The nonprofits that get this hookup include big institutions like the Mann Center, whose utilities cost taxpayers about $111,000 annually, as well as little-known groups like the Holmesburg Fish & Game gun club.
Recipients of this luxury argue that the city is making a wise investment. While not all nonprofits enjoy the break, at least 50 lucky institutions do.
How do you get lucky? There's no city policy guiding who gets free utilities and who doesn't. Many of the arrangements were made decades ago by long-gone administrations, so it's hard to say for sure. But consider the case of one North Philadelphia homeowners association.
Residents of the privately owned Jefferson Manor Townhouses share a quad, parking spaces and a few alleys. The city has been picking up the tab for this shared area's utilities since 1988, when former Mayor W. Wilson Goode Sr. signed a bill transferring the property to the city. The bills cost taxpayers about $4,000 each year.
Paula Taylor Peebles, then-president of the Jefferson Manor Community Development Corporation, says that the city began paying the utilities simply because homeowners didn't want to. She says that the late Sam Evans, a political kingmaker, fought for the hookup.
Zack Stalberg, president of the government watchdog Committee of Seventy, says that the city should adopt a clear policy about paying for utilities. Otherwise, taxpayers won't be protected.
"I know it's hard to believe, in Philadelphia, that there would be cronyism and favoritism and special deals," he says, "but that's what tends to happen when you don't have a very clear policy."
Critics also question whether the city can afford to keep footing these bills.
Laura Otten, director of La Salle University's Nonprofit Center, whose mission is to empower local nonprofits, says that she is "a little bit outraged and a lot surprised" by the fact that the city pays millions for institutions' utility bills.
"How many more police officers, firefighters could that put on the street?" she asks.
Otten argues that the breaks could give an unfair advantage to politically connected institutions.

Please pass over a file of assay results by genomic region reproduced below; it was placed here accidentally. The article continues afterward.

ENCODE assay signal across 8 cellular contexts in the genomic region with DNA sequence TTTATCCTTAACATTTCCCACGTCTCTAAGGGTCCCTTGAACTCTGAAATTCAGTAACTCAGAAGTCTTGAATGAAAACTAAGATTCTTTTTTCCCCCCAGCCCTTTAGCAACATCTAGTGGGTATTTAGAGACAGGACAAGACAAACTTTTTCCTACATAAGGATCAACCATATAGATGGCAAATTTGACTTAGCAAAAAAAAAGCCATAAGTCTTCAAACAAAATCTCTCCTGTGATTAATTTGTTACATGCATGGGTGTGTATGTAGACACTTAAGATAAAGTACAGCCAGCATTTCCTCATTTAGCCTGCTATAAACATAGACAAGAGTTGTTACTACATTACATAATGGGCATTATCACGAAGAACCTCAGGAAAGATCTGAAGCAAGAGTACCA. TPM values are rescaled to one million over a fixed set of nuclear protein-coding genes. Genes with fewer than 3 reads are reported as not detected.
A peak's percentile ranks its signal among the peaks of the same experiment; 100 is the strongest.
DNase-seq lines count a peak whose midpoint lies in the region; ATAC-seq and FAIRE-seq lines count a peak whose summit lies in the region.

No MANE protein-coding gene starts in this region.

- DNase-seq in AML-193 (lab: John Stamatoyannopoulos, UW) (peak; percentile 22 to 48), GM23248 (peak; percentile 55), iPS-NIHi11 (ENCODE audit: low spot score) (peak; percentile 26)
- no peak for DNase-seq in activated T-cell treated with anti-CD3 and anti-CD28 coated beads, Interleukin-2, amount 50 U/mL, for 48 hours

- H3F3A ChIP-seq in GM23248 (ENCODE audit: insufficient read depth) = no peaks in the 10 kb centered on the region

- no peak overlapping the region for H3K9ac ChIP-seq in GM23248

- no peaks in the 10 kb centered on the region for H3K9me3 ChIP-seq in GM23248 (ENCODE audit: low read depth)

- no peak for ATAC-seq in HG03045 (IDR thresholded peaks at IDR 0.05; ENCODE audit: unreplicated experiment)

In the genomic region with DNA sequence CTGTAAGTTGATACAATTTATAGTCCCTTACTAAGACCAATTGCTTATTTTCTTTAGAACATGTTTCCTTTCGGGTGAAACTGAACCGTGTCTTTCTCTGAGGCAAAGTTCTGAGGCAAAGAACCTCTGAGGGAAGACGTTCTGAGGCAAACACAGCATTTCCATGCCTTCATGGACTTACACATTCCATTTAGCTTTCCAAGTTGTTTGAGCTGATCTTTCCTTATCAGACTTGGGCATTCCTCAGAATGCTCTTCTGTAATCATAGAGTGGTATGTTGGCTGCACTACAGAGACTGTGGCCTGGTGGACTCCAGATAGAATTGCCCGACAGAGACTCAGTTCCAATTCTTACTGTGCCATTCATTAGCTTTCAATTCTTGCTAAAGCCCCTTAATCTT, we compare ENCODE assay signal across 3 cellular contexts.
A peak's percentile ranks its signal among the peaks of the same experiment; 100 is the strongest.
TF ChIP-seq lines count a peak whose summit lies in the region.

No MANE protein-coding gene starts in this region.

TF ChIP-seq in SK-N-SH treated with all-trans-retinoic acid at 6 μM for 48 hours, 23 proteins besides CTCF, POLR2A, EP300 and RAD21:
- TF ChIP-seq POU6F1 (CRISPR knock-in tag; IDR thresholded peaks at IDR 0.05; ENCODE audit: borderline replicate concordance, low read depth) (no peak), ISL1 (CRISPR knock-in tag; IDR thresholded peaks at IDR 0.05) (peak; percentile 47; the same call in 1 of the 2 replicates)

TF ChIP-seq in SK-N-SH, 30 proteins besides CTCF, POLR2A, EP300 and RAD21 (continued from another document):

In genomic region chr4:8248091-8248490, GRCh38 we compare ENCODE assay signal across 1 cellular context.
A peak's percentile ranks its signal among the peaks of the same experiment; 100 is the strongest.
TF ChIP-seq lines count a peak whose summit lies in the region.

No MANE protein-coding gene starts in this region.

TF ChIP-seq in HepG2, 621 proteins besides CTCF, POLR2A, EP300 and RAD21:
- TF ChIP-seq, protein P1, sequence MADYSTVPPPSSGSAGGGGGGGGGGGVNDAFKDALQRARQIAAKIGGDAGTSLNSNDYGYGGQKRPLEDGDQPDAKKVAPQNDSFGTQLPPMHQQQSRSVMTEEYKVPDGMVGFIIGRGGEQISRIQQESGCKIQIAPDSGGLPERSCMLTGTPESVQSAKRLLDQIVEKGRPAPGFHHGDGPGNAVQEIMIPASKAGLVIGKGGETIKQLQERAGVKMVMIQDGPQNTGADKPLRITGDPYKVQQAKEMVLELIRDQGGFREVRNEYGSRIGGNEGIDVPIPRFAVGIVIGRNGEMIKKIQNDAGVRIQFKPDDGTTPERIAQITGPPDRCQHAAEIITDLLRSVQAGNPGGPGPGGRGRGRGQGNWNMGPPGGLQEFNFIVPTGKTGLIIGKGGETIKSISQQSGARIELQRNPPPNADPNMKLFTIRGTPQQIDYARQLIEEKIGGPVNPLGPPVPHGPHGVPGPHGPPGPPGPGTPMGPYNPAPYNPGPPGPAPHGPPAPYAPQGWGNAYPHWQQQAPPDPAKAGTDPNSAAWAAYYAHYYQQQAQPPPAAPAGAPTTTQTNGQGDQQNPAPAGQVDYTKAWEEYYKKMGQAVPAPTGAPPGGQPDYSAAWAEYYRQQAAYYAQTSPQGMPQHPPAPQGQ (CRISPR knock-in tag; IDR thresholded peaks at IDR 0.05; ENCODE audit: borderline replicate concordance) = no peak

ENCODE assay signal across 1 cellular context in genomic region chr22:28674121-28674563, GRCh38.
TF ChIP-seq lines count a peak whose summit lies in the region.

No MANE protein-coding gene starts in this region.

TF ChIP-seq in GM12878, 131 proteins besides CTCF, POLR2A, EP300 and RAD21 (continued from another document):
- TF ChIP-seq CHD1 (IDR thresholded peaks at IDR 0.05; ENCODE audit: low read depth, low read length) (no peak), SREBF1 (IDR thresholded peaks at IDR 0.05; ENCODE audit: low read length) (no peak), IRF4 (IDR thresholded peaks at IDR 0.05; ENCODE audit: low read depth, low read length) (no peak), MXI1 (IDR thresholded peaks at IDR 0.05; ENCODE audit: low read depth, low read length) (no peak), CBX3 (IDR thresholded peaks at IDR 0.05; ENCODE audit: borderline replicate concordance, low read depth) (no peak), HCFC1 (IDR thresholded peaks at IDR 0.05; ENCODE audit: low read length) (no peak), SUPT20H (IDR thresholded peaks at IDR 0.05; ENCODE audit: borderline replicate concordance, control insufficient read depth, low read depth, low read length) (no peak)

But Mark Focht, first deputy commissioner of Parks & Recreation, defends many of the breaks. He argues that in several cases the city is paying for utilities because nonprofits are spending serious dough to maintain city buildings.
"The Boys & Girls Club up in Tacony Creek Park, they've made a quarter-million dollars in capital improvements into a city-owned building," he says.
Focht also points out that the Art Museum raises private money to maintain its city-owned properties, which it leases for free.
Art Museum president Gail Harrity argues that the city is using its money well. She also says that the museum is taking care of some city-owned art collections.
"The museum's economic impact on the city is vast," she says. "On average, for every dollar invested or spent in the museum, there's a four-dollar return in revenue for the city."
Focht admits that he doesn't know if the deals negotiated before his tenure "would stand up against criteria that may be imposed today." He says that as old agreements have come up for renewal, Parks & Rec has pushed nonprofits to start picking up the tab.
Robert Allen, a Parks & Rec director, says that some Council members have gotten involved in the past when the city has moved to make nonprofits pay utility bills.
Last year, Mayor Nutter charged a task force headed by former mayoral candidate Tom Knox with examining city facilities. One of its goals is to come up with a policy governing the breaks for nonprofits.
"What we're trying to do now is find out why we're doing it, and who deserves it and who doesn't," Knox says.
Knox's recommendations to Nutter are due next year.
Holly Otterbein writes for It's Our Money, a joint project of the Daily News and WHYY funded by the William Penn Foundation, that works to shed light on where your tax dollars are going.
Contact Holly at 215-854-5809.